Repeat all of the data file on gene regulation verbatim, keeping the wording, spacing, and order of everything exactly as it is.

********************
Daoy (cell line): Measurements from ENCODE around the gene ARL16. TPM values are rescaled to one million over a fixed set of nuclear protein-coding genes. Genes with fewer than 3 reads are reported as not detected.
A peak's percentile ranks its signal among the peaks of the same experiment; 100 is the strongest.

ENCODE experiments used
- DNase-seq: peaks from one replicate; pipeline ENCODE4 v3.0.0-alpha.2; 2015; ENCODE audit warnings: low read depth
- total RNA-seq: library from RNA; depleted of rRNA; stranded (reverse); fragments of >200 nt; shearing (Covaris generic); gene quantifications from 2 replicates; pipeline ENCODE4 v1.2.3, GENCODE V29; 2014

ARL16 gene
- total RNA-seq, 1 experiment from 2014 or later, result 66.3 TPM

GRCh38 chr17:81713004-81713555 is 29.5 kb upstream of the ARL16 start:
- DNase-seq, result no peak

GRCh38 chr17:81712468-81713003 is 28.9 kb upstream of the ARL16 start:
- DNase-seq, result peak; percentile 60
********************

Daoy (cell line): Measurements from ENCODE around the gene ARL16. TPM values are rescaled to one million over a fixed set of nuclear protein-coding genes. Genes with fewer than 3 reads are reported as not detected.
A peak's percentile ranks its signal among the peaks of the same experiment; 100 is the strongest.

ENCODE experiments used
- DNase-seq: peaks from one replicate; pipeline ENCODE4 v3.0.0-alpha.2; 2015; ENCODE audit warnings: low read depth
- total RNA-seq: library from RNA; depleted of rRNA; stranded (reverse); fragments of >200 nt; shearing (Covaris generic); gene quantifications from 2 replicates; pipeline ENCODE4 v1.2.3, GENCODE V29; 2014

ARL16 gene
- total RNA-seq, 1 experiment from 2014 or later, result 66.3 TPM

GRCh38 chr17:81713004-81713555 is 29.5 kb upstream of the ARL16 start:
- DNase-seq, result no peak

GRCh38 chr17:81712468-81713003 is 28.9 kb upstream of the ARL16 start:
- DNase-seq, result peak; percentile 60